--The Week magazine, 5.19.14 issue
Said I remember when we used to sit
In the government yard in Trenchtown
Oba, ob-serving the hypocrites
As they would mingle
with the good people we meet
--No Woman No Cry,
Woman is the nigger of the world...yes she is
If you don't believe me,
take a look at the one you're with
Woman is the slave to the slaves
--Woman is the Nigger of the World,
“I have reason to believe Boko Haram
will see reason and let these girls go.
I think they will have a conscience
to let these girls go.”
Oronto Douglas, special adviser on strategy
to Nigerian President Goodluck Jonathan
Tuning in to the BBC World Service last night, I heard that Scotland would be playing Nigeria (site of the recent ballyhooed kidnappings by Islamist group Boku Haram.) At topic was a serious issue, but it was not girls or kidnapping. It was Potential game-fixing by the Scotish Football Association (SFA), and it was discussed with animated solemnity.
Hearing this reminded me that book's like Foer's How Soccer Explains the World explain our actuality well. This is no judgement call, but the back field of our pretended concerns is always in motion, and it consists of the things in which we actually engage and which divert us, like watching sports.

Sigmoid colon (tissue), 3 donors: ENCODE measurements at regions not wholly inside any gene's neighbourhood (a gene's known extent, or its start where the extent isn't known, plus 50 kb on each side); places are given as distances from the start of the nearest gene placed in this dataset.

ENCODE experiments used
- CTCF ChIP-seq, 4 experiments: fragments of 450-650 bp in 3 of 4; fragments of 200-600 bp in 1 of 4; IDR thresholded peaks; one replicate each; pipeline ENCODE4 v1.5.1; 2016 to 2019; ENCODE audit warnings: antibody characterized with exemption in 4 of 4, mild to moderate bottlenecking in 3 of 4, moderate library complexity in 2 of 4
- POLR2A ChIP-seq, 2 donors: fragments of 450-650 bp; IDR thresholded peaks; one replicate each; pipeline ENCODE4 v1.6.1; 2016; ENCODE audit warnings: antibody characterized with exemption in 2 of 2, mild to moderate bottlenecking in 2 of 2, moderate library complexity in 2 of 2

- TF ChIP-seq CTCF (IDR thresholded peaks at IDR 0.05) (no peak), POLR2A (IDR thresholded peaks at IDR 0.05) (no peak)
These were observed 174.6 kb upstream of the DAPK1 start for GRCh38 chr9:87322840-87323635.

Additionally, we now have the ability to slake off our emotions via broadcasting them over our social media networks, but this hullabaloo accomplishes naught in changing the actual shape of things. It does, however, dissipate enough of the participant's energy so that he will never actually be a potential threat to any status quo. It pits one versus the other in a simplistic partisan competition, mimicking the games we play out on the field, establishing franchises and affiliations, and opponents.
Take, for instance, the recent (but not unusual) low-level nasty work of Nigeria's Boku Haram:
The New York Times reported last week that Nigeria's army was "Holding Up the Hunt" for the abducted schoolgirls in Nigeria. "Foreign diplomats say that the Islamist group Boko Haram appears to be winning the struggle with a weak military." Yet Nigerian President Jonathan's policy strategist says "reason" and "conscience" will hold the day.
Good luck with that.